Types of Assessment           By: Kate Boardman

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Types of Assessment           By: Kate Boardman by Mind Map: Types of Assessment           By: Kate Boardman

1. Formative

1.1. Definition: Assessment that happens during instructional learning time

1.2. Purpose: Can be a checkpoint along the way to check for student understanding as you go.

1.3. Advantages: There are many ways to formatively assess students; students are tested in real time; more affective than summative and provides instant feedback

1.4. Disadvantages: Difficult to provide grades; students might not take it seriously, it can be very time consuming

1.5. Assessment for learning: Teachers are provided with instant feedback with how the students are doing and the students also know what they are doing things correctly or not

1.6. Example: You could have your students write their answers on individual whiteboards and get them to all hold them up at once to get a visual of their understanding.

2. Diagnostic

2.1. Definition: Pre-assessment to see what a student already knows before a learning program has started

2.2. Advantages: Provides teachers with a baseline and ability to differentiate accordingly

2.3. Disadvantages: Could mislead teachers with inaccurate information. Primarily used for math and reading subjects.

2.4. Purpose: To provide teachers with a baseline to see where students are and what their misconceptions are and can give students an idea of upcoming learning

2.5. Assement for Learning: Provides teachers with a baseline about students prior knowledge, misconceptions and readiness.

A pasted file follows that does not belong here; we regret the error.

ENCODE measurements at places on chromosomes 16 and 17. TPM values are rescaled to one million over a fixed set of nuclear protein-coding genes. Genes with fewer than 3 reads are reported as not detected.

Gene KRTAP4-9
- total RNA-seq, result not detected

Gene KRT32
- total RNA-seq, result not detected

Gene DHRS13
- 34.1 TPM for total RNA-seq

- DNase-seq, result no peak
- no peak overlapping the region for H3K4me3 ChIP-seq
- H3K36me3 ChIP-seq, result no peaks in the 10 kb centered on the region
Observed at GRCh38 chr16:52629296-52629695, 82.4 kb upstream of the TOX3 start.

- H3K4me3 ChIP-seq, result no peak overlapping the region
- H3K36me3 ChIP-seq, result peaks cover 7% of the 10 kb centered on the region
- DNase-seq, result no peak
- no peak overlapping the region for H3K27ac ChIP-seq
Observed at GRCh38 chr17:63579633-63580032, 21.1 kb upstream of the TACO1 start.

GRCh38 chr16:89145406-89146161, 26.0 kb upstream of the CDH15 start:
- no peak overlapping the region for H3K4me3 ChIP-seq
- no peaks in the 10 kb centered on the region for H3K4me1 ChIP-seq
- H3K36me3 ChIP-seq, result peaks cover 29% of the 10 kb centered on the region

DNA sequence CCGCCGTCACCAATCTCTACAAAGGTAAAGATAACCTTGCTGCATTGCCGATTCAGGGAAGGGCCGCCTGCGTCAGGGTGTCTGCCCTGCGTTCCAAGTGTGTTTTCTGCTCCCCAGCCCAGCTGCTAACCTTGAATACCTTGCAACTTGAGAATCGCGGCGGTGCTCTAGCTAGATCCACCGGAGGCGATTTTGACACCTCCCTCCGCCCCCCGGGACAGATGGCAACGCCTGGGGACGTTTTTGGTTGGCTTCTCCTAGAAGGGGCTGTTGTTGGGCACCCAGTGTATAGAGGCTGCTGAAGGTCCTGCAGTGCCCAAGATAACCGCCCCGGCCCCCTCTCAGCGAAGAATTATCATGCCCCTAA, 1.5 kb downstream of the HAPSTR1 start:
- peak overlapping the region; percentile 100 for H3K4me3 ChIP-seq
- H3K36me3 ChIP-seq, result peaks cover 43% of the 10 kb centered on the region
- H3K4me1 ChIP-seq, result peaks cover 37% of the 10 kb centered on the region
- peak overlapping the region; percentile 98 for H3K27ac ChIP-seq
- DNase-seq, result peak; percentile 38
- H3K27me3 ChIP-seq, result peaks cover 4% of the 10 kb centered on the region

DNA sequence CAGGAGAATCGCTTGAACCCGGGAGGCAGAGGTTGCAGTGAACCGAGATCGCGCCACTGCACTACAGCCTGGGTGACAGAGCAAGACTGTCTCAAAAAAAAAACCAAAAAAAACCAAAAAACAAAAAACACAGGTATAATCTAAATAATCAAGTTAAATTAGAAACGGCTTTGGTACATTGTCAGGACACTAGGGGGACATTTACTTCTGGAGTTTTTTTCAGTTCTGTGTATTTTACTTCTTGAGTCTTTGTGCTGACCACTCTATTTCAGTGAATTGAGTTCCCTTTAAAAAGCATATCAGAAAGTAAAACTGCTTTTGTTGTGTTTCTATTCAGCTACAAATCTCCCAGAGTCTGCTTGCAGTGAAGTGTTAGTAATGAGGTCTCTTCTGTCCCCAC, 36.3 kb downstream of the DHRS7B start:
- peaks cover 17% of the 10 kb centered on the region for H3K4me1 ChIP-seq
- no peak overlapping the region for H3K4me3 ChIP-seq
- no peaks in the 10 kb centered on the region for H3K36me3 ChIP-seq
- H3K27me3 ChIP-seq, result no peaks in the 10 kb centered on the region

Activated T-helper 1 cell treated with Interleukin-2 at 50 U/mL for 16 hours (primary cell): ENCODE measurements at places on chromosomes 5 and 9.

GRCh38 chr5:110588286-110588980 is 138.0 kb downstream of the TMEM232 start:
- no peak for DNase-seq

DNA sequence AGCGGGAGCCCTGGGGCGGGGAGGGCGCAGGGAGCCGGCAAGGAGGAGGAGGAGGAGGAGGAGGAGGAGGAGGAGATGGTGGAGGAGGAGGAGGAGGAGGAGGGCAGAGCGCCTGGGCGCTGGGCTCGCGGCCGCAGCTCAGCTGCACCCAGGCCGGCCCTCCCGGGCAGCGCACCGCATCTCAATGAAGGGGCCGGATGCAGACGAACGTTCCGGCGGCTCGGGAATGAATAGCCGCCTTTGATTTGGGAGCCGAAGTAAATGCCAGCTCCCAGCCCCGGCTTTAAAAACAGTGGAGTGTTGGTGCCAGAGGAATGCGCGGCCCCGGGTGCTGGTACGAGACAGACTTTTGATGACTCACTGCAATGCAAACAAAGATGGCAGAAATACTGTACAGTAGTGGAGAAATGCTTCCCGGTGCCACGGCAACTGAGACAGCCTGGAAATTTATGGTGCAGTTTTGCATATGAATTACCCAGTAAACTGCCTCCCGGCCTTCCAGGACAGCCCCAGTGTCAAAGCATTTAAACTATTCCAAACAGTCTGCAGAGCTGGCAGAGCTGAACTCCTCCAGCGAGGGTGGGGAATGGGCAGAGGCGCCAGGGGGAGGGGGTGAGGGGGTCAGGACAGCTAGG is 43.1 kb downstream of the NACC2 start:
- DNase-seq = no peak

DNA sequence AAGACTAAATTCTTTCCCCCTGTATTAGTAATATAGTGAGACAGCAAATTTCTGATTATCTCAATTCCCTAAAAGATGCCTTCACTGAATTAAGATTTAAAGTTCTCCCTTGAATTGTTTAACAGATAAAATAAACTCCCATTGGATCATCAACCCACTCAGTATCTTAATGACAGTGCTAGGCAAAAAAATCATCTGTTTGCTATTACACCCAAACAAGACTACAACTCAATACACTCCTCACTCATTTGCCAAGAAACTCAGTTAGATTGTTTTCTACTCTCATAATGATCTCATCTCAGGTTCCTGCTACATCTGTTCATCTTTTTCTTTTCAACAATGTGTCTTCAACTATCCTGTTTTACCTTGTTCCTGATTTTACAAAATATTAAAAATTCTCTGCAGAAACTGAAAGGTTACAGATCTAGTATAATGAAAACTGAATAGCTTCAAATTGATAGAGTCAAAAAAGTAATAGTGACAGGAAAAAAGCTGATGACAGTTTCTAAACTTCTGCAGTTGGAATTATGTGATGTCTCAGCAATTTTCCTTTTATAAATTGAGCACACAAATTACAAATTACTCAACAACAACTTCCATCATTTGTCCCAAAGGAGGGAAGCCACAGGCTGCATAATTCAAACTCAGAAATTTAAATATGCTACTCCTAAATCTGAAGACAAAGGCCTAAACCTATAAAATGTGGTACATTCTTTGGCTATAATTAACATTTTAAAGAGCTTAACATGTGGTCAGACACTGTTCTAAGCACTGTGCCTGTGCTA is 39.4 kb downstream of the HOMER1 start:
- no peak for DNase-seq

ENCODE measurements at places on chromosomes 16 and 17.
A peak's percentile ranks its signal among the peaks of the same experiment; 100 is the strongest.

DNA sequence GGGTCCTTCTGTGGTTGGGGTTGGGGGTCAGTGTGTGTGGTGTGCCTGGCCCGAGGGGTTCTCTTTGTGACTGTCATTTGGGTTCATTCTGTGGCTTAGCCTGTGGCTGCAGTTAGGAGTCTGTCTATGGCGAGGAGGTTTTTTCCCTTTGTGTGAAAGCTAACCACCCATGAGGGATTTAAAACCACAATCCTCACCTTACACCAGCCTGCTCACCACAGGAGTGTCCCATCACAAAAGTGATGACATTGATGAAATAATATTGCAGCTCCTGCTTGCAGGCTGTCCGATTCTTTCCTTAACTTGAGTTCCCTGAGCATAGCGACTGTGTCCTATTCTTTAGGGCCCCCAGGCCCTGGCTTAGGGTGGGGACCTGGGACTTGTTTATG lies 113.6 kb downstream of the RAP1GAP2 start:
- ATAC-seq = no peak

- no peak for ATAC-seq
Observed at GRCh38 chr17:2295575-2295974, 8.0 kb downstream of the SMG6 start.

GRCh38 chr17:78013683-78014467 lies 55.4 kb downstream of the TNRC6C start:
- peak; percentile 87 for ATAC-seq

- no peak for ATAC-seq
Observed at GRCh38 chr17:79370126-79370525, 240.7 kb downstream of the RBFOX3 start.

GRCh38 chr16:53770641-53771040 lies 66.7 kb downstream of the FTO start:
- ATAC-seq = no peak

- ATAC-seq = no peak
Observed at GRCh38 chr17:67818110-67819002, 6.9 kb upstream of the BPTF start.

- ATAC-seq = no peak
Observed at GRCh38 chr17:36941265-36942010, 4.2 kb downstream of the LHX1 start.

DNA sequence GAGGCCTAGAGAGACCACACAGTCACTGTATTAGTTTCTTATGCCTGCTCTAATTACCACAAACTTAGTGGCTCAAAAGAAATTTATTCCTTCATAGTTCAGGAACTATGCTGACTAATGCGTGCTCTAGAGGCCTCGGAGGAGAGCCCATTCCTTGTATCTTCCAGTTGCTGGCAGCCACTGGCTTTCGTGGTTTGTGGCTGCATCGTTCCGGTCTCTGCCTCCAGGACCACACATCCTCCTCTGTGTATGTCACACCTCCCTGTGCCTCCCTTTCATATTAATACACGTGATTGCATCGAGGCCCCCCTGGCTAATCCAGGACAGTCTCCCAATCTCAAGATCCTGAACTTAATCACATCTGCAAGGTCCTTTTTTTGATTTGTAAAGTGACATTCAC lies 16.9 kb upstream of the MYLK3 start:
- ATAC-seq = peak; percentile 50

2.6. Example: A pre-unit test for math

3. Summative

3.1. Definition: A formal evaluation of students understanding usually at the end of an instructional unit

3.2. Purpose: To see how well students did on the unit and standards

3.3. Advantages: Formal tool used to generate grades to measure student learning; can motivate students;  help teachers with their educational path and teaching strategies;

3.4. Disadvantages: Can cause teachers to teach to the test, can be stressful for students and not all students test well

3.5. Assessment of Learning: Used to grade students learning related to a specific unit

3.6. Example: Unit test

4. Peer Assessment

4.1. Students grade and provide feedback on each other's work

4.2. Purpose: To save time and help reinforce what was learned

4.3. Advantages: Can save teachers time and help students understanding by reinforcing content; encourages team building and collaboration

4.4. Disadvantages: Students might not feel comfortable with their peers looking at their work; feedback might not be accurate

4.5. Assessment for/of Learning: Students monitor their own learning

4.6. Example: Provide students with a rubric and have them assess their peers after giving a presentation of their projects

5. Performance Based

5.1. Definition: Students demonstrate the skills and information they learn in class